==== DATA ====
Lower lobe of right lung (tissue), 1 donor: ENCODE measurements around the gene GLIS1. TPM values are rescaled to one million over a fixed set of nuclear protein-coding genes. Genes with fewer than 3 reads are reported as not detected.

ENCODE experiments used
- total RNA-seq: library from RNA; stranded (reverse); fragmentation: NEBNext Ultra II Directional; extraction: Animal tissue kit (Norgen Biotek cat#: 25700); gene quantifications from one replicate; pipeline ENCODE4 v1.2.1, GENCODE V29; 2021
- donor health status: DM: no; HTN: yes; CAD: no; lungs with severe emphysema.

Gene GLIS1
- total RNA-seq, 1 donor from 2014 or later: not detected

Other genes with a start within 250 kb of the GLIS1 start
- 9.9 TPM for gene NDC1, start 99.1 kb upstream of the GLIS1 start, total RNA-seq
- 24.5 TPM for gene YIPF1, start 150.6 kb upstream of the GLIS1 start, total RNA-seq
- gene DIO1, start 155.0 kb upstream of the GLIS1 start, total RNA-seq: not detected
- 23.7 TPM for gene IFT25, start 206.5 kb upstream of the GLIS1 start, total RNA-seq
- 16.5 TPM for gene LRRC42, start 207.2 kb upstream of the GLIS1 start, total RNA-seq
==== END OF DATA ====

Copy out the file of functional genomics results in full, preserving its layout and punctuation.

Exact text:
Lower lobe of right lung (tissue), 1 donor: ENCODE measurements around the gene GLIS1. TPM values are rescaled to one million over a fixed set of nuclear protein-coding genes. Genes with fewer than 3 reads are reported as not detected.

ENCODE experiments used
- total RNA-seq: library from RNA; stranded (reverse); fragmentation: NEBNext Ultra II Directional; extraction: Animal tissue kit (Norgen Biotek cat#: 25700); gene quantifications from one replicate; pipeline ENCODE4 v1.2.1, GENCODE V29; 2021
- donor health status: DM: no; HTN: yes; CAD: no; lungs with severe emphysema.

Gene GLIS1
- total RNA-seq, 1 donor from 2014 or later: not detected

Other genes with a start within 250 kb of the GLIS1 start
- 9.9 TPM for gene NDC1, start 99.1 kb upstream of the GLIS1 start, total RNA-seq
- 24.5 TPM for gene YIPF1, start 150.6 kb upstream of the GLIS1 start, total RNA-seq
- gene DIO1, start 155.0 kb upstream of the GLIS1 start, total RNA-seq: not detected
- 23.7 TPM for gene IFT25, start 206.5 kb upstream of the GLIS1 start, total RNA-seq
- 16.5 TPM for gene LRRC42, start 207.2 kb upstream of the GLIS1 start, total RNA-seq